Fox brought 34-year-old Joe Davis — the play-by-play voice for the Dodgers on TV who has been part of Fox coverage since 2014 — to its No. 1 baseball booth, where he will work with analyst John Smoltz.
On the NFL side, Kevin Burkhardt, whose casual, authentic style has helped him climb the depth charts since joining Fox in 2013, will be part of the #1 booth calling the Super Bowl next February. Burkhardt teamed up with Greg Olsen on Fox’s No. 2 team last season and Olsen is expected to join him on the executive team, although nothing has been announced.
Davis and Burkhardt are excellent choices.
▪ The business model of fomenting outrage or exaggerating a team’s potential troubles to detract from a fun time has worked on Boston sports radio. Michael Felger and Tony Massarotti are the most successful current offenders of this approach, having dominated afternoon rides for more than a decade while many other shows less successfully attempt to copy the blueprint.
I’d like to think I’m in the majority who see this approach as an excellent reason to turn off the radio and tune in to a podcast, but the reality is this approach works better than any other in this market. My longstanding question is why? Is everyone really that eager to be unhappy at sports?
▪ The great Doc Emrick retired in 2020 after 47 years of refereeing hockey games, including 15 years as the main NHL voice at NBC Sports. But Emrick still contributes essays and features from time to time, and hearing from him is always welcome, especially when there’s a Boston aspect to the story he’s telling.
That will be the case on Monday, when the highlights of a feature narrated by Emrick about Johnny Kelley, the local icon who ran the Boston Marathon 61 times from 1928 to 1992 (when he was 84), preceded her program in the USA and Peacock Coverage of the marathon begins at 8:30 am. The full six-minute feature can be found on NBCSports.com.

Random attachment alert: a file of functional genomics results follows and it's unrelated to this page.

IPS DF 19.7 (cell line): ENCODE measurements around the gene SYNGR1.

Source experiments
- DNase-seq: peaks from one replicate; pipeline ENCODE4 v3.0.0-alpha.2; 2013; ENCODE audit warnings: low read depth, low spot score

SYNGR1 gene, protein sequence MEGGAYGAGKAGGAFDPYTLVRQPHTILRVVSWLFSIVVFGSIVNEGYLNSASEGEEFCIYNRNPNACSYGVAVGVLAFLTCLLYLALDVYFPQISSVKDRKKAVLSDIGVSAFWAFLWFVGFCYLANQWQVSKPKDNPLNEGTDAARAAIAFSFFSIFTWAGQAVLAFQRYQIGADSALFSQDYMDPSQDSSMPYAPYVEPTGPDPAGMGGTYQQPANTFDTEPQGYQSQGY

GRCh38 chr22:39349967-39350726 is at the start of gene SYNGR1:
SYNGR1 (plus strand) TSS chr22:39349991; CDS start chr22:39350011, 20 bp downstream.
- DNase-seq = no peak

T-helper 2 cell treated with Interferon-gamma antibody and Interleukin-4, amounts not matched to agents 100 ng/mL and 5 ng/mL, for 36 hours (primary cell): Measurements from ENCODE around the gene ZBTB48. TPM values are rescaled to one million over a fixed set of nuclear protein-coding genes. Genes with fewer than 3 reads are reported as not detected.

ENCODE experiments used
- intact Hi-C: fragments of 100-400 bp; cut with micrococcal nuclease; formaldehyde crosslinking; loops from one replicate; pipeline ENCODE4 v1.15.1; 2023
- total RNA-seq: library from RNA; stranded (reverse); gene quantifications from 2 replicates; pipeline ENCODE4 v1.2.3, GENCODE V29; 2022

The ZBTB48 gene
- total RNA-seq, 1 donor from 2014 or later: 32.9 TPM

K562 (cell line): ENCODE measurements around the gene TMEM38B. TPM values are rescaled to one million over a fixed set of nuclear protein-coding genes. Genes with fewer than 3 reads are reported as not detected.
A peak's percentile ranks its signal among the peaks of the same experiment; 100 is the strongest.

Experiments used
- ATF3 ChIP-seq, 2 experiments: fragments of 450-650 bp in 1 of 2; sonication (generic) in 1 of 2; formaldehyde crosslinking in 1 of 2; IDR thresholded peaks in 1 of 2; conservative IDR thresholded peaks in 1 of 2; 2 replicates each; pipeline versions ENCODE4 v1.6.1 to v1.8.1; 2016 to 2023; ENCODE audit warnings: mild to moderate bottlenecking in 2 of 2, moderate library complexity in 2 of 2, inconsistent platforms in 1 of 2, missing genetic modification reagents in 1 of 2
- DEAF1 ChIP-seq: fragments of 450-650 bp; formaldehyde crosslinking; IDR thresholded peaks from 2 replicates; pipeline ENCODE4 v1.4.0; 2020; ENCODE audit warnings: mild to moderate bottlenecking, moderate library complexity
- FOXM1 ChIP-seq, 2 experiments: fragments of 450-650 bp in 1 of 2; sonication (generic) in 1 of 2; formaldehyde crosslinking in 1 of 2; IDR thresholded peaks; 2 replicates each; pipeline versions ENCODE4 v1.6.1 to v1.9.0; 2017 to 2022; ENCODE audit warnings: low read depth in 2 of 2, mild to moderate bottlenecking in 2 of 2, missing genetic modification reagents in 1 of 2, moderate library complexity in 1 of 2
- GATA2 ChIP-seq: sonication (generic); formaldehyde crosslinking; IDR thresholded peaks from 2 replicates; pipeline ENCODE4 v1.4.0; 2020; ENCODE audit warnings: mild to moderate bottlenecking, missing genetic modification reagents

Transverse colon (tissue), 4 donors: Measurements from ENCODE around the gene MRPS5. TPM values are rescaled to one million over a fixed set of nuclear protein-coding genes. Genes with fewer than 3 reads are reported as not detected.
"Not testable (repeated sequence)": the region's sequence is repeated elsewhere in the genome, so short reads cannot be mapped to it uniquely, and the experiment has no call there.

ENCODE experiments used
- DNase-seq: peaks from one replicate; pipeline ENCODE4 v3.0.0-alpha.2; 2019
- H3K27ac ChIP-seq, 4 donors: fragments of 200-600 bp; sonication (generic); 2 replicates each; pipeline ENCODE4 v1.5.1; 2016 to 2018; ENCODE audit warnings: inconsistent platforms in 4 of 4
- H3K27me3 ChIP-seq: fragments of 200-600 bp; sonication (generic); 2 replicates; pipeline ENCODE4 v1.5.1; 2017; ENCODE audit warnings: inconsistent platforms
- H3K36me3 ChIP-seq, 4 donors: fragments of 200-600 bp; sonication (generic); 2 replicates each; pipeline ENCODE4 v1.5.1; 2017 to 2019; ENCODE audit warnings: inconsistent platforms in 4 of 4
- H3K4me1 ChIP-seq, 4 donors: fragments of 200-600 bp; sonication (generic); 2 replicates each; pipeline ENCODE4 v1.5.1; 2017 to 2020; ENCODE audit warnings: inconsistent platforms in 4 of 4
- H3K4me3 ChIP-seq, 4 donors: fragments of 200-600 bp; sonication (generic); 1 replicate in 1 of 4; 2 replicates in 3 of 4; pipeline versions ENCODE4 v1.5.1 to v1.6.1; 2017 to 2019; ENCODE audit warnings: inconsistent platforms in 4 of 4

▪ File this under “Glad to Hear”: Mike Gorman, the Celtics’ television voice since 1981, recently said on the “Celtics Beat” podcast, hosted by Adam Kaufman, that he’s happy to continue covering NBC Sports Boston games for at would announce at least two more seasons.
Of his own design, Gorman significantly restricted travel; He did not have an away game scheduled at Chicago this season until the April 6 win in Chicago. But at age 73, the Basketball Hall of Famer remains as entertaining a play-by-play voice as anyone calling NBA games nationally or in local markets.
▪ Major League Baseball’s quest for every last dollar it can rake in by shipping exclusive rights to games to streaming services is understandable, yet thoroughly galling to fans. Based on what we now know about the schedules, the Red Sox will have two exclusive shows – meaning they won’t air locally on NESN – on Apple TV+ (May 6 vs. the White Sox; May 27 vs. the Orioles), one of them Peacock (May 8 vs. the White Sox) and none on YouTube.
▪ The relationship and high spirits between Joe Castiglione and Will Flemming were spot on early this Red Sox season. The additions of Flemming and Sean McDonough, who will play 35-40 games this season, are the positive outcomes of that bizarre situation in 2019, when WEEI deployed a number of broadcasters alongside Castiglione, including Mario Impemba and Josh Lewin, neither of whom who returned the next year.
▪ ESPN news outlet Adam Schefter has had a string of unmusical tweets over the past year, most recently when he felt the need to point out that Steelers quarterback Dwayne Haskins was struggling to break through in the NFL in a tweet announcing it Haskins had died after being hit by a vehicle in Florida. ESPN recently re-signed Schefter to a deal that reportedly pays him $9 million a year. Hopefully a few of those bucks go to someone with common sense who reads their tweets before hitting send.
▪ If you like sports and media thrillers and soft tones, Gary Tanguay’s novel The Arm and the Fall is now available in audiobook format on Audible.com. Tanguay, a longtime Boston media personality who has found a cool niche as a television host and reporter in prominent films (“Knives Out,” “Don’t Look Up,” “I Care a Lot”), narrates.